By Jacob Katel
By Laurie Charles
By Nate "Igor" Smith
By Abel Folgar
By Kat Bein
By Jacob Katel
The walls offer a kaleidoscope of artistic endeavors by such folk talents as Jimmy Lee Sudath, Panorama Ray, the Glitter Girl, and nationally renowned folk artist Howard Finster. The rest of the complex is a whirling centrifuge of pop culture. Books like The Penguin Guide to Jazz, The Best of Abbie Hoffman, and Charles Bukowski's Septuagenarian Stew fringe a red leather and chrome dinette set. A larger-than-coffin-size phone booth stands sentinel in the alcove; the coin slot is disconnected, but the rest of the booth is fully operational. Across from the phone booth is the toy collection. A talking-action Darth Vader, a complete set of Pee-Wee's Playhouse figurines, and a Martin Luther King doll (with speeches on cassette!) are a few of the diversions that vie for shelf space. Wedged in a corner, a balloon-muscled Tick Man menaces visitors entering the living room, where stuffed Ren and Stimpy dolls have assumed permanent residence on the velour theater seats acquired from an out-of-business Miami Beach movie house.
Not surprisingly, the man who presides over the Entertainment Complex is known to denizens of the local music scene as Mr. Entertainment, a.k.a. Steve Toth. And his creative endeavors are as colorful and diverse as his decor. In addition to collecting instruments, art, and pop culture artifacts, the 33-year-old Toth is the kinetic frontman of the musical collective known as Faberge Dildo.
While Toth spends most days working as a 411 operator for the phone company, on any given night he can be found setting up for impromptu jam sessions with the various musical characters who populate the complex. Always close at hand is a jumble of instruments, including a vintage Sears Silvertone guitar, a banjo, a bass, a harmonium, a toy piano, and something Toth calls a Dr. Seussophone, an as-yet unidentifiable Indian horn. Here in the living room is where Faberge Dildo hones material for its semiregular gigs at Churchill's Hideaway.
As chief songwriter, Toth is reluctant to pigeonhole the quintet's musical style. "We play goofy music," he says. Many of Faberge's songs do have a freewheeling carnival feel that stems from Toth's long-time interest in the circus and circus freaks. The first ditty he ever penned, four years ago, was called "Circus Man Suits." Most of his current compositions are character sketches of some sort, often with an ironic twist.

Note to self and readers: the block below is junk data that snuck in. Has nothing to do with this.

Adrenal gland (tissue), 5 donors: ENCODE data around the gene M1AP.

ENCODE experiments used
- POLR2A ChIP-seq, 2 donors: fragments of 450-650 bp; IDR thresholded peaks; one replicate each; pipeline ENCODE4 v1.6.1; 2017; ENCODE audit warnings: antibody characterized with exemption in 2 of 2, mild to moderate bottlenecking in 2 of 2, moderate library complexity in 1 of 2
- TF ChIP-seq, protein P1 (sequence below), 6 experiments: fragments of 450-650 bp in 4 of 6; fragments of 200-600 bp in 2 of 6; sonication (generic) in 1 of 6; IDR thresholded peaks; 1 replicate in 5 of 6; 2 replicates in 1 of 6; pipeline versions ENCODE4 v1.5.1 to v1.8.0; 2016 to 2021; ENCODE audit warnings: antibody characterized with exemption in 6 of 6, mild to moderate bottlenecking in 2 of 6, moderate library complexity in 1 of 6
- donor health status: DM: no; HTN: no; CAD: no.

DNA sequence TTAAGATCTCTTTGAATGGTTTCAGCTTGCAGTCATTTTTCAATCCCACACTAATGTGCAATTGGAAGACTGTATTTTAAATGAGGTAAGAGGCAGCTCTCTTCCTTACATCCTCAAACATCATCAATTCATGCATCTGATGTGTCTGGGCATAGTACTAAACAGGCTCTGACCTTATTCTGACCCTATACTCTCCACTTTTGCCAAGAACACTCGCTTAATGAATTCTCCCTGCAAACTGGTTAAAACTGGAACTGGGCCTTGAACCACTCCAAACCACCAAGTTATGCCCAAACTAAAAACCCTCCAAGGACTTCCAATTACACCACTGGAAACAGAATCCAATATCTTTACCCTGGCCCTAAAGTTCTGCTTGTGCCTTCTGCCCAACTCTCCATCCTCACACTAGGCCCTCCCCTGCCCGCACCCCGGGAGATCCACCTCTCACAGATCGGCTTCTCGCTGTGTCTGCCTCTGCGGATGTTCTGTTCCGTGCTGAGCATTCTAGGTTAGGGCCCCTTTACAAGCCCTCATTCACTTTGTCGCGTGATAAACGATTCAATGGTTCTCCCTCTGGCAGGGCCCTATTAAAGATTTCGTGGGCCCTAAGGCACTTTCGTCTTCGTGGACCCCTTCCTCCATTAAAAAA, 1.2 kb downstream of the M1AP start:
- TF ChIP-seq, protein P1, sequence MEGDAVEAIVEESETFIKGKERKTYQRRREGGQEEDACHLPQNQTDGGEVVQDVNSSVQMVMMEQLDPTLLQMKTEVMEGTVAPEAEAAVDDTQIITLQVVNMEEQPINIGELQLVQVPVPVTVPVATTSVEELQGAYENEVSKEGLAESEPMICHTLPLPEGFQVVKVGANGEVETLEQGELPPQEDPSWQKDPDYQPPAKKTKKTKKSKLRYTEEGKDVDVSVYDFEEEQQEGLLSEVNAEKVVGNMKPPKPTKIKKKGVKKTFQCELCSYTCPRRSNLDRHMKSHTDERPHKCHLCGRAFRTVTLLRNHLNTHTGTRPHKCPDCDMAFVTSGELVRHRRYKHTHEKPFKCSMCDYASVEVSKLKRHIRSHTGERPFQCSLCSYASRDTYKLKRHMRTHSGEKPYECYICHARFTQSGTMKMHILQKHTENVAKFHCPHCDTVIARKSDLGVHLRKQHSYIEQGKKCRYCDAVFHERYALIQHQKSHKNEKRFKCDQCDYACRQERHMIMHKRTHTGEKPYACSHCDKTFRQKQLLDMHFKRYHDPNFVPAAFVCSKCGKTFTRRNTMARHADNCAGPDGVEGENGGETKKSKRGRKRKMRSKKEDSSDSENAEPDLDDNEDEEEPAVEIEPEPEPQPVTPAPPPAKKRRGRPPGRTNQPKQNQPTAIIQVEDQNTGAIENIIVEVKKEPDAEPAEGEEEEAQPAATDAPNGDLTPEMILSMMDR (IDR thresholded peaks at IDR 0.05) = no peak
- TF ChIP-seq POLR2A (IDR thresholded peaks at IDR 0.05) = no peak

Take "El Torero," for example. Its troubadour rhythms and staccato horns call to mind the Technicolor matador movies of the Fifties: crushed velvet, gold tassels, dark-eyed senoritas fluttering eyelashes from behind lacy fans. The only thing that seems out of place is that Toth is rooting for the bull. Although he scoffs at being labeled an activist for animals -- "I just don't eat them" -- he cops to writing the song, in part, to voice his disgust for the blood sport. "Why are [they] so proud of Joey Testosterone forking the bull?"
Then there's "Coca-Cola," Toth's take on soda addiction. "People are all sort of given these addictive traits and some people handle them differently. I think it's funny how we look down on people who are junkies when they're just in another position in life," Toth says. "If I was addicted to Coca-Cola and looked at a guy who was addicted to heroin, I would sympathize with him and not think he's a dirtbag."
Faberge Dildo's sound matches the eclecticism of Toth's compositions. On-stage the group weaves a sonic tapestry composed of Toth's carnival-barking vocals and rhythm guitar, Brandon Sandahl's arm-snapping drum work, the groaning haunt of Dave Johnson's baritone sax, cellist Janine Jones's stoic bows, and the twangy plucking of movie critic/lead guitarist Todd Anthony. The band's unique handle was coined by Johnson. He just threw it out one day and it, uh, stuck. "The name works," Toth says, "because the music is a little bit painful, but pleasant."
Faberge opened for the Moe Tucker Band in March and recently kicked off a showcase of local talent known as the Midsummer Ratfest. Both gigs were at Churchill's, which Toth describes as an ideal venue "because they let us play."
The lanky singer says he prefers to keep performances loose. He considers them hootenannies as much as anything else and remains unfazed by the occasional absence of a band member. "We're still tuning up," Toth says. "The last couple of times we've played we've been close. My friends come to see the shows and it's almost like everyone is part of the songs. We're all evolving around the music."
His low-key, fun-first approach has not gone unnoticed. Like most other local musicians, Rob Elba, vocalist for the Holy Terrors, lauds Toth's boundless energy. "He's an old huckster type, like a snake oil salesman," Elba says. "I like his songs and his attitude. Even if all the strings on his guitar were broken, he'd still get out there and play."